He explains that such indigenous Mexica groups such as Kalpulli KetzalCoatlicue dance to preserve their culture, but also to connect with nature. Many of the dances resemble or “mimic” nature itself, such as dances that honor wind or fire, and also dances that honor animals such as deer or rabbit.

“Our ancestors used to connect with nature in that way, honoring it and preserving it in a way that also allowed them to connect with each other,” Alvillar explains. “They wouldn’t hunt for sport but for need. They wouldn’t kill a mother or pregnant deer. It was always about preserving nature and coexisting.”

While Alvillar has been practicing dance for most of his life, his painting practice is much more recent. He was always fond of the arts, he says, but he never put a lot of thought into painting; he was more focused on drawing. But while attending art school at Augsburg College in Minneapolis he worked with acrylic paints and discovered he loved it, and especially painting portraits with lots of color—which he discovered entirely by accident when one night in school he stayed very late to finish a project and all the lights were turned off, so the only way he could see what he was painting was by using bright colored paint.

“The next morning I looked at it and said, ‘Oh, I guess I like portraits!'” he laughs.

Conocimiento,” by Jose Alvillar, part of a series of seven paintings representing a grief process. This painting represents the seventh stage of the grief process: The stage of acceptance, hope, and awareness.

While he was in school he mostly painted portraits of people he didn’t know. Now, with help from this 20/20 Fellowship, he plans to paint more portraits of people in the Aztec dance community and create more connections between his two artistic practices.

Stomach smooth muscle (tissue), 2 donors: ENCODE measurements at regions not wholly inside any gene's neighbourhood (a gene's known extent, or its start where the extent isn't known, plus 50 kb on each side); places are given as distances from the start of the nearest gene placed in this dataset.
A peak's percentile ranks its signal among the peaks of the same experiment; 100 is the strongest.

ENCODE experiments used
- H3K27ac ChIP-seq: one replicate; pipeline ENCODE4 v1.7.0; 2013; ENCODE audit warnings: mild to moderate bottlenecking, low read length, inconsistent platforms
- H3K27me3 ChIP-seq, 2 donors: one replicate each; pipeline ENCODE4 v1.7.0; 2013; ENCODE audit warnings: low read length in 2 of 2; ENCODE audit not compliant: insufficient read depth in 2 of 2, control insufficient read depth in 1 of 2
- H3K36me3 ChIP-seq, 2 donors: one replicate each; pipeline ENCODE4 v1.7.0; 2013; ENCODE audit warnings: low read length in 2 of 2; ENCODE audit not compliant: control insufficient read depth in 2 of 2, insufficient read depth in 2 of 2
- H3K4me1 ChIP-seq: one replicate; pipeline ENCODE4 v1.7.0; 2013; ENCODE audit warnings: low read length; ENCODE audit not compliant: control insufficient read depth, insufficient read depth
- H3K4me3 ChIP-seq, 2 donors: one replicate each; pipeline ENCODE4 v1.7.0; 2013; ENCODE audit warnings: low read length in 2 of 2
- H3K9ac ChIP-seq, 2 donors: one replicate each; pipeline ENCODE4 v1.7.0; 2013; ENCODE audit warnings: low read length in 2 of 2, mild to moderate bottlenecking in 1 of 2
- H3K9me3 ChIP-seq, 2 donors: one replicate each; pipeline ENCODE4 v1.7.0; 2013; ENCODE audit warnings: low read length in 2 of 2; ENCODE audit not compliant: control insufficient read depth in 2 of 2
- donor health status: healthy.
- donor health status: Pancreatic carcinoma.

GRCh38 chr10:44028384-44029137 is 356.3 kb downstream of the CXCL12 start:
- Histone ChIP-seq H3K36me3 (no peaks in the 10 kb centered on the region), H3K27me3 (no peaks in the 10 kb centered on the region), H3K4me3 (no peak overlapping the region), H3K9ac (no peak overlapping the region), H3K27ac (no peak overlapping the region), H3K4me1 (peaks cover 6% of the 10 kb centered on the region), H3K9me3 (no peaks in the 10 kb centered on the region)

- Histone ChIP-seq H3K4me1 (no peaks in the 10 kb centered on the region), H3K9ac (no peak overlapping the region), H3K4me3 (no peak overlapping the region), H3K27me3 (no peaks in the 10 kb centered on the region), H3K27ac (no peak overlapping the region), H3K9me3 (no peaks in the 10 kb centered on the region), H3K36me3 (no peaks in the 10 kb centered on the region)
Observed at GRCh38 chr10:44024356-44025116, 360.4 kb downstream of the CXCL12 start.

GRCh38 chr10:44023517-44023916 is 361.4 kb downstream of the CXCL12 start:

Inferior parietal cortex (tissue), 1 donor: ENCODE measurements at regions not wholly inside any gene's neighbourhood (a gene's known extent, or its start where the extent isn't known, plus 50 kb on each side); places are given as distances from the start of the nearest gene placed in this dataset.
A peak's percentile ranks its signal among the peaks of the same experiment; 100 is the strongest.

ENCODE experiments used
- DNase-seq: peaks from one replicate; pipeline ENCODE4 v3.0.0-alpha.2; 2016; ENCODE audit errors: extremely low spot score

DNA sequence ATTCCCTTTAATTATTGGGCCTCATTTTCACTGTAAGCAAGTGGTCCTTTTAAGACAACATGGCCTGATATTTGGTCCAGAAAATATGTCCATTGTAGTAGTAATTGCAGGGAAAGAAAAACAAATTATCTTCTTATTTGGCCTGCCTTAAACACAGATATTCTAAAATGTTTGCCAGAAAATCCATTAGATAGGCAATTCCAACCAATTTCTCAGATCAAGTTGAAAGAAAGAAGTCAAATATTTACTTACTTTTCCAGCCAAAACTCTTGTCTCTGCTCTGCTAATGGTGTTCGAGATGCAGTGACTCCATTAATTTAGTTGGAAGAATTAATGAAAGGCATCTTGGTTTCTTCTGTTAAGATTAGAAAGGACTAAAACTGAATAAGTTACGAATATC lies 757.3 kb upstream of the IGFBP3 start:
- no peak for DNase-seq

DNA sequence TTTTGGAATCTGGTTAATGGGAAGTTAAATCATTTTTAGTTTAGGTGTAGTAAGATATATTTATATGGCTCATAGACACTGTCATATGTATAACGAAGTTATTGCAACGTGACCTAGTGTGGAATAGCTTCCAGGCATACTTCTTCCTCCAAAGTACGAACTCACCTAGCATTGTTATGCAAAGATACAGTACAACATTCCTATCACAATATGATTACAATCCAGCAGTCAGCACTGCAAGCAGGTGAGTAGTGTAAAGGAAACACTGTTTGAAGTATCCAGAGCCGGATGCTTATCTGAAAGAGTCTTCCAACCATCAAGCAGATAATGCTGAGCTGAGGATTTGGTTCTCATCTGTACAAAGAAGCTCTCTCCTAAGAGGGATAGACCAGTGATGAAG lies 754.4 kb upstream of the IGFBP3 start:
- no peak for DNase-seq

“In college I painted strangers, people I didn’t know,” he says. “Now I’m painting people I know, people from my community, people who look like me and resemble me, who share my culture and my beliefs. I’m working on a series that encompasses everyone in my Aztec dance company, including my chief, my dad, the little ones who have been dancing since they were four, also the elders.”

He continues, “With the 20/20 Fellowship, the biggest thing I’d like to do since I’m both a dancer and a painter is think of ways to embrace both of those aspects to coexist together, or be more intentional in how I can use both mediums, whether painting movement or dancing with paint. I’m trying to figure out how to have them live together. When we make our own regalia we do paint them but it doesn’t feel like an intentional way of using both, so I’m working on figuring out ways to incorporate both.”

In addition to creating more points of intersection between his dance and his painting, he also wants this to be another method of preserving his culture and passing it down to future generations.

“The work we have done before is so meaningful to me, and so I ask myself what will future generations have and how we can preserve that knowledge and those traditions in a way that can be seen? The portraits I’m creating are very storytelling-based in a way, and a lot of what we know and what is passed down is done through storytelling. So perhaps I can leave some images as another way for people to remember.”

(1) How do you like to collaborate?